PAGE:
Surfing & Rip Currents

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Become familiar with the ocean and different conditions is key to progressing as a surfer.

To the inexperienced surfer, or the average beach-goer, rip currents can be dangerous.

However, if you know how to spot a rip and navigate it safely, you can actually use it to your advantage to get back out to the line-up quicker.

What is a Rip Current?

A rip current describes a narrow channel of water that’s moving fast back out to sea.

Rip currents often form between sandbars or near structures where waves are breaking.

Rip currents can vary in size and speed. Lower energy, slower rip currents are likely to occur naturally at most beach breaks and around reefs. Higher energy, faster rip currents often occur during heavy storms and larger surf.

How to Spot a Rip

There are a few different ways you may be able to identify a rip current.

Since the water in a rip is moving fast back out to sea, there are often some noticeable differences between the rip current channel and the surrounding areas.

  • The rip channel will have fewer breaking waves than the areas to its sides.
  • The rip current may be a different color than the areas outside it.
  • The texture of the water in the rip may appear different as the water is funneled in the opposite direction of the breaking waves.
  • You may notice sediment, sand, and seaweed flowing back out to sea in the rip.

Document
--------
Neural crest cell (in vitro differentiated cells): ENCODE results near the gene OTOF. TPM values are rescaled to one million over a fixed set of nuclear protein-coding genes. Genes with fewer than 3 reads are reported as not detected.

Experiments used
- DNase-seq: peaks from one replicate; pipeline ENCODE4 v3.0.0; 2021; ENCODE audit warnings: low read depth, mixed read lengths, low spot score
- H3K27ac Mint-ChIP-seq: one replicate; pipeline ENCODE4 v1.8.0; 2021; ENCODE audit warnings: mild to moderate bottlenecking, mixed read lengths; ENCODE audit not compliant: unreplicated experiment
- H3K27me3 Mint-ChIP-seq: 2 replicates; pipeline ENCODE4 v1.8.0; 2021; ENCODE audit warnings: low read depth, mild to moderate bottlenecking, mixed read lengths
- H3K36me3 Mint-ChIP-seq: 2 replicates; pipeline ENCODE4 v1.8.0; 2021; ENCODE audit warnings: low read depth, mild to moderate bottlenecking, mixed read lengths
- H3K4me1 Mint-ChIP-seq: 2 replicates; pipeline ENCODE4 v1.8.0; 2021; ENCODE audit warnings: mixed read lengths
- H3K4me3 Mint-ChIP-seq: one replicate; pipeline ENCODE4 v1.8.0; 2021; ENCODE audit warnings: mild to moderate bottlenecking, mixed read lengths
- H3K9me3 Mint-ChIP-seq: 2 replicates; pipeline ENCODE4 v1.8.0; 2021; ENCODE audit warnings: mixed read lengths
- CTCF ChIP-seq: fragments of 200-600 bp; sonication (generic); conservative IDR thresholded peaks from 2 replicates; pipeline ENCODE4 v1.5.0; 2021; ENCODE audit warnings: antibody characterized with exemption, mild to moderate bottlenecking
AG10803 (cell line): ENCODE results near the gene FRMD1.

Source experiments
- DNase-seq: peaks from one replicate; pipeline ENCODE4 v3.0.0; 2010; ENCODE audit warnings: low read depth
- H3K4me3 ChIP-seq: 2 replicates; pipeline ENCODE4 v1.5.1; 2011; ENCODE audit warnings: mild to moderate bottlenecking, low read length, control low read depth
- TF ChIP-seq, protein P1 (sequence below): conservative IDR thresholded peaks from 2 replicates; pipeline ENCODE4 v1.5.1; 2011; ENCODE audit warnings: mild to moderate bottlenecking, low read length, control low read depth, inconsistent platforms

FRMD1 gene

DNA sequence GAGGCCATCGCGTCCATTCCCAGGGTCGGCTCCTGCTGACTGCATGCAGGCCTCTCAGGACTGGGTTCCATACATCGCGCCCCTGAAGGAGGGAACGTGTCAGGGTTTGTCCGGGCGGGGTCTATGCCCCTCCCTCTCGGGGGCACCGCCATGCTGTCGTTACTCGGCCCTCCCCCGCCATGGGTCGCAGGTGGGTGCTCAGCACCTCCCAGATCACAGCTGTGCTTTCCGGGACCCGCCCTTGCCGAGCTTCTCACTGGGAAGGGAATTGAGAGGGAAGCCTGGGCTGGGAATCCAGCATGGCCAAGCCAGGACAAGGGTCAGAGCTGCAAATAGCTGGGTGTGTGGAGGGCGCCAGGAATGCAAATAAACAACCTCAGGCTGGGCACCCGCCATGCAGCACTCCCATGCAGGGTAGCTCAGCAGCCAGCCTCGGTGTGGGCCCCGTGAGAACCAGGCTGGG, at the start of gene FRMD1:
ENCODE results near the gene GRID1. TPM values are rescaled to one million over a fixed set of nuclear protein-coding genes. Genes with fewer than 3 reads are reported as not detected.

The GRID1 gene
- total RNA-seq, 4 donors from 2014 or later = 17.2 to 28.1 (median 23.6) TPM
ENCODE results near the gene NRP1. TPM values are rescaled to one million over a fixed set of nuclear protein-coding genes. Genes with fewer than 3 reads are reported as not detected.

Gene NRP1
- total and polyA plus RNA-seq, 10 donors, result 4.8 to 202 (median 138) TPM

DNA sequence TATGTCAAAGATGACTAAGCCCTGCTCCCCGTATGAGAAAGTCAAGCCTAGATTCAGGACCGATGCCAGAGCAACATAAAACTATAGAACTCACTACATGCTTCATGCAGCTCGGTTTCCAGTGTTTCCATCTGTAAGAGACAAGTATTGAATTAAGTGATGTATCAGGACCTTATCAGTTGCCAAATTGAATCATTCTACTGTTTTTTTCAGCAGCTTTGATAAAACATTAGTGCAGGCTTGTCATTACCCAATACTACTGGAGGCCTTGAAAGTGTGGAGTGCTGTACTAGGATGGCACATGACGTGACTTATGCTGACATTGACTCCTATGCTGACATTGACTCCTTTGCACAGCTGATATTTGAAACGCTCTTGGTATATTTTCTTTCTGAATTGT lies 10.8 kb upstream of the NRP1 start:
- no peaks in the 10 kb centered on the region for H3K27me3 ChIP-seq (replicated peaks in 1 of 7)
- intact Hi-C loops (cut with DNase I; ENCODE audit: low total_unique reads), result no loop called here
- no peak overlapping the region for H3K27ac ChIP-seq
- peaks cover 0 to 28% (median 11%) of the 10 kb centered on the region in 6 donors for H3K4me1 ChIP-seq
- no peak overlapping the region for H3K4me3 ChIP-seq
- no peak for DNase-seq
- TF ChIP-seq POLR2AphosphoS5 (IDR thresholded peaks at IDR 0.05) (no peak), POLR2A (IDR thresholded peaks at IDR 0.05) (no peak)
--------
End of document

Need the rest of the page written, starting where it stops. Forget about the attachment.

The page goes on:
When in doubt, you can ask your local lifeguard or look for indicator flags on the beach.

What to Do if You’re Caught in a Rip

The danger with rip currents in when people try to fit them. Not even the strongest swimmers can swim back against a rip current. Doing so will lead to fatigue, panic, and drowning.

Rip currents are escaped by swimming parallel to the beach – i.e. up or down that beach rather than back to shore.

If you are caught in a rip, remain calm, and swim towards the sides of the channel towards the breaking waves.

If you’re a strong swimmer, a good surfer, and an experienced ocean user, you can use a rip channel to get out and into the line up more quickly. Even in this case, you should never try to fight back towards the beach against the rip to get out of it.

If you are inexperienced or out-of-shape, you should avoid swimming and surfing near the rip.

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